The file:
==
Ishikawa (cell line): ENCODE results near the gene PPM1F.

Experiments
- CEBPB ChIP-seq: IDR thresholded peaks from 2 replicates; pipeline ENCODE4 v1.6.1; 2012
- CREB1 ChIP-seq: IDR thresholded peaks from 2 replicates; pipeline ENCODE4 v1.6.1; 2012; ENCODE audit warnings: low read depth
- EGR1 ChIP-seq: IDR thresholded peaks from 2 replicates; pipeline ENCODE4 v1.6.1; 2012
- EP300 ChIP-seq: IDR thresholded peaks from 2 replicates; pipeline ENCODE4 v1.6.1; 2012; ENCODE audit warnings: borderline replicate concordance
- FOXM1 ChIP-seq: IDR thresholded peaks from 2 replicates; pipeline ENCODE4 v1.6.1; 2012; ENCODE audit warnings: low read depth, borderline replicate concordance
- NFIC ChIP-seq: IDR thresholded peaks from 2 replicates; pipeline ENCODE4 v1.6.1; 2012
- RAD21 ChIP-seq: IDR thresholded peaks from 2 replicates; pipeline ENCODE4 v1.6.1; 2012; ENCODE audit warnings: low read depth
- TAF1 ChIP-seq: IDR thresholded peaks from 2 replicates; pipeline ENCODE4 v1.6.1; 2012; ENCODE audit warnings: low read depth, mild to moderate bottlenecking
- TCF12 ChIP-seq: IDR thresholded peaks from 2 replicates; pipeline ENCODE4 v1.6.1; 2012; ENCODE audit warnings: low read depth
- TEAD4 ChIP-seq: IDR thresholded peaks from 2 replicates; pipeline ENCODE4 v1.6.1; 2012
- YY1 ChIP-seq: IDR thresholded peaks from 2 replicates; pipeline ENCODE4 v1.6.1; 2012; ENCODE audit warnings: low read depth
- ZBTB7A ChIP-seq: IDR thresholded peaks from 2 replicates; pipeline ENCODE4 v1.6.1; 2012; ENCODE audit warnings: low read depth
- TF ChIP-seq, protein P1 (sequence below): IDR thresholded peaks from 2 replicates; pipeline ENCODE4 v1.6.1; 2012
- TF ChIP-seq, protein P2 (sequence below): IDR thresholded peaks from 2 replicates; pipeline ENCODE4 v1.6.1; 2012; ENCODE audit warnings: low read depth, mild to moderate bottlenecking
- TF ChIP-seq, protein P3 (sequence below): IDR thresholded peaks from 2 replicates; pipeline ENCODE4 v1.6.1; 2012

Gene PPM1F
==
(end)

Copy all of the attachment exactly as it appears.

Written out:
Ishikawa (cell line): ENCODE results near the gene PPM1F.

Experiments
- CEBPB ChIP-seq: IDR thresholded peaks from 2 replicates; pipeline ENCODE4 v1.6.1; 2012
- CREB1 ChIP-seq: IDR thresholded peaks from 2 replicates; pipeline ENCODE4 v1.6.1; 2012; ENCODE audit warnings: low read depth
- EGR1 ChIP-seq: IDR thresholded peaks from 2 replicates; pipeline ENCODE4 v1.6.1; 2012
- EP300 ChIP-seq: IDR thresholded peaks from 2 replicates; pipeline ENCODE4 v1.6.1; 2012; ENCODE audit warnings: borderline replicate concordance
- FOXM1 ChIP-seq: IDR thresholded peaks from 2 replicates; pipeline ENCODE4 v1.6.1; 2012; ENCODE audit warnings: low read depth, borderline replicate concordance
- NFIC ChIP-seq: IDR thresholded peaks from 2 replicates; pipeline ENCODE4 v1.6.1; 2012
- RAD21 ChIP-seq: IDR thresholded peaks from 2 replicates; pipeline ENCODE4 v1.6.1; 2012; ENCODE audit warnings: low read depth
- TAF1 ChIP-seq: IDR thresholded peaks from 2 replicates; pipeline ENCODE4 v1.6.1; 2012; ENCODE audit warnings: low read depth, mild to moderate bottlenecking
- TCF12 ChIP-seq: IDR thresholded peaks from 2 replicates; pipeline ENCODE4 v1.6.1; 2012; ENCODE audit warnings: low read depth
- TEAD4 ChIP-seq: IDR thresholded peaks from 2 replicates; pipeline ENCODE4 v1.6.1; 2012
- YY1 ChIP-seq: IDR thresholded peaks from 2 replicates; pipeline ENCODE4 v1.6.1; 2012; ENCODE audit warnings: low read depth
- ZBTB7A ChIP-seq: IDR thresholded peaks from 2 replicates; pipeline ENCODE4 v1.6.1; 2012; ENCODE audit warnings: low read depth
- TF ChIP-seq, protein P1 (sequence below): IDR thresholded peaks from 2 replicates; pipeline ENCODE4 v1.6.1; 2012
- TF ChIP-seq, protein P2 (sequence below): IDR thresholded peaks from 2 replicates; pipeline ENCODE4 v1.6.1; 2012; ENCODE audit warnings: low read depth, mild to moderate bottlenecking
- TF ChIP-seq, protein P3 (sequence below): IDR thresholded peaks from 2 replicates; pipeline ENCODE4 v1.6.1; 2012

Gene PPM1F